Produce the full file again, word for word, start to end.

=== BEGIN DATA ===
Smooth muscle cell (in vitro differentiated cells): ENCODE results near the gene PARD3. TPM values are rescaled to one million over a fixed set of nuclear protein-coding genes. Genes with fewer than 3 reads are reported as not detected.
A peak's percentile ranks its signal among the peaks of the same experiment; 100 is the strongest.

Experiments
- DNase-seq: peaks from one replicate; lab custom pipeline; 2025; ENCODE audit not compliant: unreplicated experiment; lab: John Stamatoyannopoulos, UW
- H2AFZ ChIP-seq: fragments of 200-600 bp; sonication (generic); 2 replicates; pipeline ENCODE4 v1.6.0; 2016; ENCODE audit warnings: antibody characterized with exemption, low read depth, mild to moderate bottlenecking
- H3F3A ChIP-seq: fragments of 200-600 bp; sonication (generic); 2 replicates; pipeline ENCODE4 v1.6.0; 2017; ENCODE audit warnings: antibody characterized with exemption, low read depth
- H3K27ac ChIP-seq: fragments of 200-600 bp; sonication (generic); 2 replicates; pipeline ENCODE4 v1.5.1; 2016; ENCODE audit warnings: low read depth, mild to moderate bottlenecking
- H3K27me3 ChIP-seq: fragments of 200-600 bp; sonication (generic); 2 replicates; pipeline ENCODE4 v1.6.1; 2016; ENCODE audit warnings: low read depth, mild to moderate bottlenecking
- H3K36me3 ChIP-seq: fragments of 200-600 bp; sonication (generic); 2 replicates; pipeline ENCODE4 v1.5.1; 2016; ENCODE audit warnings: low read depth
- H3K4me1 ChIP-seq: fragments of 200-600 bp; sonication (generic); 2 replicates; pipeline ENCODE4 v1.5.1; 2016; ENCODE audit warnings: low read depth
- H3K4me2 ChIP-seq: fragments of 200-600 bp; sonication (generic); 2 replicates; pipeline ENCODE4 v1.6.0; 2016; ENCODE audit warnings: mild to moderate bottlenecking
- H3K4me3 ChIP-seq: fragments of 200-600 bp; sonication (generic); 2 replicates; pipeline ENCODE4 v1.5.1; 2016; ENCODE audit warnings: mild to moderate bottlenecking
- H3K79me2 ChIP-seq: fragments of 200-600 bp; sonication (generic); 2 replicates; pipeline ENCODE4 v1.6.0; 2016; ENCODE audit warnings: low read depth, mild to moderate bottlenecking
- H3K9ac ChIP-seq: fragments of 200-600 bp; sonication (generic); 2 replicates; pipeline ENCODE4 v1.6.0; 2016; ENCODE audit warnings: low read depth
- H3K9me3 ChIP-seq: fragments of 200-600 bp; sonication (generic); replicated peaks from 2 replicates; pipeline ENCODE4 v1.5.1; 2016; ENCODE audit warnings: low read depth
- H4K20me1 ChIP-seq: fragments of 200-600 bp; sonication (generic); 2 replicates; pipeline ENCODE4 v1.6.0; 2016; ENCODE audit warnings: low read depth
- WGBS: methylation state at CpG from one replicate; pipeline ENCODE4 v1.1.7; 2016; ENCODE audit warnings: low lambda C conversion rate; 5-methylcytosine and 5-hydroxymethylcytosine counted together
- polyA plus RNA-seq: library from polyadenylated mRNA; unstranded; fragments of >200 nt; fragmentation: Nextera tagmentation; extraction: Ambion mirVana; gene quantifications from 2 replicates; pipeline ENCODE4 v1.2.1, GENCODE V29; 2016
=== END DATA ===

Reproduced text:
Smooth muscle cell (in vitro differentiated cells): ENCODE results near the gene PARD3. TPM values are rescaled to one million over a fixed set of nuclear protein-coding genes. Genes with fewer than 3 reads are reported as not detected.
A peak's percentile ranks its signal among the peaks of the same experiment; 100 is the strongest.

Experiments
- DNase-seq: peaks from one replicate; lab custom pipeline; 2025; ENCODE audit not compliant: unreplicated experiment; lab: John Stamatoyannopoulos, UW
- H2AFZ ChIP-seq: fragments of 200-600 bp; sonication (generic); 2 replicates; pipeline ENCODE4 v1.6.0; 2016; ENCODE audit warnings: antibody characterized with exemption, low read depth, mild to moderate bottlenecking
- H3F3A ChIP-seq: fragments of 200-600 bp; sonication (generic); 2 replicates; pipeline ENCODE4 v1.6.0; 2017; ENCODE audit warnings: antibody characterized with exemption, low read depth
- H3K27ac ChIP-seq: fragments of 200-600 bp; sonication (generic); 2 replicates; pipeline ENCODE4 v1.5.1; 2016; ENCODE audit warnings: low read depth, mild to moderate bottlenecking
- H3K27me3 ChIP-seq: fragments of 200-600 bp; sonication (generic); 2 replicates; pipeline ENCODE4 v1.6.1; 2016; ENCODE audit warnings: low read depth, mild to moderate bottlenecking
- H3K36me3 ChIP-seq: fragments of 200-600 bp; sonication (generic); 2 replicates; pipeline ENCODE4 v1.5.1; 2016; ENCODE audit warnings: low read depth
- H3K4me1 ChIP-seq: fragments of 200-600 bp; sonication (generic); 2 replicates; pipeline ENCODE4 v1.5.1; 2016; ENCODE audit warnings: low read depth
- H3K4me2 ChIP-seq: fragments of 200-600 bp; sonication (generic); 2 replicates; pipeline ENCODE4 v1.6.0; 2016; ENCODE audit warnings: mild to moderate bottlenecking
- H3K4me3 ChIP-seq: fragments of 200-600 bp; sonication (generic); 2 replicates; pipeline ENCODE4 v1.5.1; 2016; ENCODE audit warnings: mild to moderate bottlenecking
- H3K79me2 ChIP-seq: fragments of 200-600 bp; sonication (generic); 2 replicates; pipeline ENCODE4 v1.6.0; 2016; ENCODE audit warnings: low read depth, mild to moderate bottlenecking
- H3K9ac ChIP-seq: fragments of 200-600 bp; sonication (generic); 2 replicates; pipeline ENCODE4 v1.6.0; 2016; ENCODE audit warnings: low read depth
- H3K9me3 ChIP-seq: fragments of 200-600 bp; sonication (generic); replicated peaks from 2 replicates; pipeline ENCODE4 v1.5.1; 2016; ENCODE audit warnings: low read depth
- H4K20me1 ChIP-seq: fragments of 200-600 bp; sonication (generic); 2 replicates; pipeline ENCODE4 v1.6.0; 2016; ENCODE audit warnings: low read depth
- WGBS: methylation state at CpG from one replicate; pipeline ENCODE4 v1.1.7; 2016; ENCODE audit warnings: low lambda C conversion rate; 5-methylcytosine and 5-hydroxymethylcytosine counted together
- polyA plus RNA-seq: library from polyadenylated mRNA; unstranded; fragments of >200 nt; fragmentation: Nextera tagmentation; extraction: Ambion mirVana; gene quantifications from 2 replicates; pipeline ENCODE4 v1.2.1, GENCODE V29; 2016